All posts by Jared Baumeister

I am an over-educated, under-employed writer who enjoys travel. I also embody a strong affinity for aviation. Although I reside in Paris, France, I travel frequently throughout Europe and Asia. Follow Jared on Twitter @JSB_ESQ
Caviar

Dining First Class on Lufthansa FRA-JFK

Lufthansa Flight LH 402- FRA-JFK (Seat 83C)

Once I got to the top of the stairs, I was directed to my seat and I began to settle in. I realized quickly that the stewardess had put me in 83H, while I was ticketed in 83C. I brought this to her attention, but she told me there would only be 3 passengers in first class today so I could pretty much sit wherever I liked. Lufthansa is in the process of renovating 10 of their 747-400′s with a new first class product that features a recliner alongside a real twin bed. I had hoped I would get lucky and get one of the redone aircraft, but it was not to be. In the “old” version of Lufthansa’s first class on the 747, there are 16 of the old style blue seats on the upper deck. At one point, Lufthansa used to actually accommodate 16 passengers in a 2 by 2 configuration. Recently they slashed the number of passengers to 8, so while there are 16 chairs, each passenger has 2. 1 to sit in and 1 to sleep in. As there were so few passengers, I now had all 4 seats of row 83 to myself. Row 83 is the exit row on the upper deck and while the pitch in every Lufthansa first class seat is more than reasonable, I had a veritable football field of space in front of me. I opted to sit in 83H and sleep in 83C. We received our menus, amenity kits and Van Lack pull overs. Now that I am a convert to sleeping in airline pajamas, I asked if they had extra PJ’s on board (Lufthansa provides only a pull over, not full PJ’s on their day flights). The stewardess said as they were turning around in EWR and returning to FRA she couldn’t give me any PJ’s and risk not having enough for the return flight. No big deal.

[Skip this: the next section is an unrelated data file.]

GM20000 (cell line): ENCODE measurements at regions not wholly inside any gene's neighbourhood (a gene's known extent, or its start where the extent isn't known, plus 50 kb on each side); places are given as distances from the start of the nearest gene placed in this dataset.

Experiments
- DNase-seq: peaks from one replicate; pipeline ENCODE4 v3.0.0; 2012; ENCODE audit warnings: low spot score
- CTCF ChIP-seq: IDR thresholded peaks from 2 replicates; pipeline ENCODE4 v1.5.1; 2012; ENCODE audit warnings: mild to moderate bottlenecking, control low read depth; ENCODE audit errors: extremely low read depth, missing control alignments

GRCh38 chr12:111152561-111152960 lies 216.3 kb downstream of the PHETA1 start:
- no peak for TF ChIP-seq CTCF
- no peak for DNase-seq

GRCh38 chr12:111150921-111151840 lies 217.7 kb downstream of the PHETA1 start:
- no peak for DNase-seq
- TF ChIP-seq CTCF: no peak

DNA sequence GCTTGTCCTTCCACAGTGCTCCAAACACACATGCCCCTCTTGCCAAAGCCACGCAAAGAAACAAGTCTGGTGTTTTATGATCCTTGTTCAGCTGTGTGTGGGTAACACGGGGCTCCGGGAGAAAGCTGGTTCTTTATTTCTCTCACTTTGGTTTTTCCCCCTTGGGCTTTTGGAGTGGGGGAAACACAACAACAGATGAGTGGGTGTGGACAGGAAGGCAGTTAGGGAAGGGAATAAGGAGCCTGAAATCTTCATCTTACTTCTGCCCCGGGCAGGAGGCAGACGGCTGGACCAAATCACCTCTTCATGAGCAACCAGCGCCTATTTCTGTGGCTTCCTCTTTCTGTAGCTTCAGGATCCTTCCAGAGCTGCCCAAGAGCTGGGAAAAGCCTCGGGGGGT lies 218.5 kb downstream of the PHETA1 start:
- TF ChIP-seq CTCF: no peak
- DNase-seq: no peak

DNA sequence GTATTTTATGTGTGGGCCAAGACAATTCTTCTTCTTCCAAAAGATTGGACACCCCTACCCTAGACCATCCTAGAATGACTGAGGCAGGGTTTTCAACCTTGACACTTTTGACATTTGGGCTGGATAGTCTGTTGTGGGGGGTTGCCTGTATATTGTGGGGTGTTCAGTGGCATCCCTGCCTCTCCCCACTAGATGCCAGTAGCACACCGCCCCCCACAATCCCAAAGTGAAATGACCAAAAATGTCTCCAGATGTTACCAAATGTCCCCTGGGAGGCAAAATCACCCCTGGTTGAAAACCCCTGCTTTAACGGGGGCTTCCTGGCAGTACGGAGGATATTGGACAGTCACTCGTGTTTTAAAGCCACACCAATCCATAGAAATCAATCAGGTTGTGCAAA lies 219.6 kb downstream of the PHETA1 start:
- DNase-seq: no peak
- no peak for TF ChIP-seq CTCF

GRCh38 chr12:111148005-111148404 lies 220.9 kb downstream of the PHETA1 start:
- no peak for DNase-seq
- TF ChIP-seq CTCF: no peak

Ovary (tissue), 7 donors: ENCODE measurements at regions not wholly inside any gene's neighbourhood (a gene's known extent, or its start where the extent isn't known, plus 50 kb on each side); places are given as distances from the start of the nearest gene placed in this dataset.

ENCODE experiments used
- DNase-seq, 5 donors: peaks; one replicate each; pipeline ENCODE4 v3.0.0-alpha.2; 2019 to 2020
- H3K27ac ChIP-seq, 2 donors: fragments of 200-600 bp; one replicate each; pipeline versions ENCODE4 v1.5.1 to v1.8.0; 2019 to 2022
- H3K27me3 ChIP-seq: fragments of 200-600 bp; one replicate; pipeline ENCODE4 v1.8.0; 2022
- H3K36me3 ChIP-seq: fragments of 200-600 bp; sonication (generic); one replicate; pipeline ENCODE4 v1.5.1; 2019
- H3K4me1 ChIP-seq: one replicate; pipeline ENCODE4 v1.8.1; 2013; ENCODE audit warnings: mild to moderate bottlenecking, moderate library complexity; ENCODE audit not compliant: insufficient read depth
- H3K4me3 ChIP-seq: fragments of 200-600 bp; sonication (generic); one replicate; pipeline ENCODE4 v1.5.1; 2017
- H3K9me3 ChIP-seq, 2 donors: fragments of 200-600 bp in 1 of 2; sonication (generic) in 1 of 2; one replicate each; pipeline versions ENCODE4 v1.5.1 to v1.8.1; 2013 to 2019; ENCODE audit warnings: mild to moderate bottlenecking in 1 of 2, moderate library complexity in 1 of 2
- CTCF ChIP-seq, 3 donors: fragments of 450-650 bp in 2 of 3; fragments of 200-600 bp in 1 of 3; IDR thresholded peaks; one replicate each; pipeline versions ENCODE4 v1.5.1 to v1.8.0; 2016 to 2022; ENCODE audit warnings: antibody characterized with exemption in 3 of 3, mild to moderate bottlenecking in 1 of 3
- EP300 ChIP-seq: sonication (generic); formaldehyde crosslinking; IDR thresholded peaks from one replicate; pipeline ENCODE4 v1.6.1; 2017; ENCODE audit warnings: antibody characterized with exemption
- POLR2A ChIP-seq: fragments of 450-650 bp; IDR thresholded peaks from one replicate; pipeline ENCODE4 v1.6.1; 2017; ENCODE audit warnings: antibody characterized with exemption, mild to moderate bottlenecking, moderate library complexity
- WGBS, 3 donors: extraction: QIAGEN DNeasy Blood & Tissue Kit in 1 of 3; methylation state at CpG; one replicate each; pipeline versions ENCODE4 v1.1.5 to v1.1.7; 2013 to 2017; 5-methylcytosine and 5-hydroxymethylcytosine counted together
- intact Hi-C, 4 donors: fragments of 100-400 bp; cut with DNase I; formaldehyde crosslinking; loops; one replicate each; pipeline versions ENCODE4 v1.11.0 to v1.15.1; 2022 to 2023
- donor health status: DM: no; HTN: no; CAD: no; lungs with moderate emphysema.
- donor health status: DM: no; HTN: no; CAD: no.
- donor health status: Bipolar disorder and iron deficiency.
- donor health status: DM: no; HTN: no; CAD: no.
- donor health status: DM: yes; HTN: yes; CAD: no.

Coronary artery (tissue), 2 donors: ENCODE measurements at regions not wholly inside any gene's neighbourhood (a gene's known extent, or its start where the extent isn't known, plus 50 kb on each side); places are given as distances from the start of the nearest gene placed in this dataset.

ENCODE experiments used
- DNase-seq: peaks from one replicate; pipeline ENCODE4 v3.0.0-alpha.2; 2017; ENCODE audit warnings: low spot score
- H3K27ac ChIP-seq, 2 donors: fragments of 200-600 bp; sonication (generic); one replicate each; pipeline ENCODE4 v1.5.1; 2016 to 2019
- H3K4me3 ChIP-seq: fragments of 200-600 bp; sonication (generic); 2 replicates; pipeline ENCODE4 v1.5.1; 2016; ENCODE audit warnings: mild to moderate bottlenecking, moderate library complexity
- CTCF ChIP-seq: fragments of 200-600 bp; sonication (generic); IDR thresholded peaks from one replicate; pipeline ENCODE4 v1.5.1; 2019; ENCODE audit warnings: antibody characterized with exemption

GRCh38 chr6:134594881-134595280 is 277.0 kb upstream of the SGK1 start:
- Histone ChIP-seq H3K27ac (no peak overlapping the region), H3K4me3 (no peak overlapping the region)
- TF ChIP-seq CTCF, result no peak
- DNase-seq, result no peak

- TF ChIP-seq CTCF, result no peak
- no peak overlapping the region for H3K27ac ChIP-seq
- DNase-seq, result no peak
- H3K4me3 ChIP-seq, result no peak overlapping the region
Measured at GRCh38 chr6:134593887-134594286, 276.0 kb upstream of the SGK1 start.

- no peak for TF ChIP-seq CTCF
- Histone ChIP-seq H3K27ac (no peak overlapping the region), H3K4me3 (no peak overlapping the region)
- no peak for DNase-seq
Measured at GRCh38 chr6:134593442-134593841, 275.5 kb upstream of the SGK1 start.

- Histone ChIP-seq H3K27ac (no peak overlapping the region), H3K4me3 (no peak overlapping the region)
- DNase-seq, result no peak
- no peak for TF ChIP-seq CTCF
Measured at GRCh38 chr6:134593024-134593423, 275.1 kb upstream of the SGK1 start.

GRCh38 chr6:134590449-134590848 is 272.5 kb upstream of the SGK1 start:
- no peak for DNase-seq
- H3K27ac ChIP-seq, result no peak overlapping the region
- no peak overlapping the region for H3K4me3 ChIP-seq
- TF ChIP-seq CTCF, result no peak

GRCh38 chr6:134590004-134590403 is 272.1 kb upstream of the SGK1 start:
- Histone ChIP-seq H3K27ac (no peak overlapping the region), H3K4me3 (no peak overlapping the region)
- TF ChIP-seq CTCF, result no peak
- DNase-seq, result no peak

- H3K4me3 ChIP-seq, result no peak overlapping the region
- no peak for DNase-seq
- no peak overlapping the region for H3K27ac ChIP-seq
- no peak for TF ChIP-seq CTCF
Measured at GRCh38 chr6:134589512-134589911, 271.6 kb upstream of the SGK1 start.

Meal Service

Pre-Departure Beverage

I took a glass of champagne and some water along with the nuts offered before departure

Amuse Bouche

I’m not 100% positive, but I believe the amuse bouche was some sort of trout terrine. It was fairly good.

Caviar

Standard caviar. Surprisingly no extra was offered, would have expected due to the light loads they would have made a second sweep.

Choice of Hors D’oeuvres

Tart and Medallion of Lobster with Pea and Mint Puree

Crepe coated Filet of Rabbit Provencal Style

Goat Cream Cheese on marinated Beetroot with Walnuts

Soup

The Escargot Soup Baden Style was a real winner. I didn’t expect to like this dish, but it was really fantastic.

Main Course

Being an avid flyertalk reader, I had heard about the “Lufthansa Classics” Roast Goose with Red Cabbage and Potato Dumplings that is served around Christmas. Of course I had to try it. A very nice dish. Some of the goose was a bit fatty, but on the whole, thumbs up.

Dessert

Variations on Mocha

After this onslaught of food it was time for an intermission. I watched “Crazy Stupid Love,” which was better than expected. An acceptable way to kill two hours aloft for sure. Towards the end of the movie, I asked that seat 83C be made up as my bed so I could try to get a few hours of sleep before they woke me to stuff me with food once again. I would like to address some knocks on Lufthansa…yes the IFE screens are small and not up to current generation standards, but this has never particularly bothered me and although the seats are not the newest products in the air, I always find that I am able to get excellent sleep when flying with Lufthansa.

End of intermission…Round 2

The Germans are relentless, they constantly stuff you with food and drink from the time you enter the lounge until you get off the plane. I think I managed to turn down the chocolates they brought around after dessert when the first meal service concluded, but an hour from touch down in Newark, they were at it again.

Rose in holster means mealtime

A second menu was brought around showing a variety of dishes both hot and cold. I had a few questions on how exactly the ordering worked, and as much of the menu was in German…what exactly I was getting.

Pre-Arrival Meal

Main

For my second meal, I had Veal Meatballs which came with a potato pancake and a side of potato salad. Like all the other food offered on this flight, it was outstanding. I thought we were done, but again, I had underestimated Lufthansa…there was more.

Dessert…again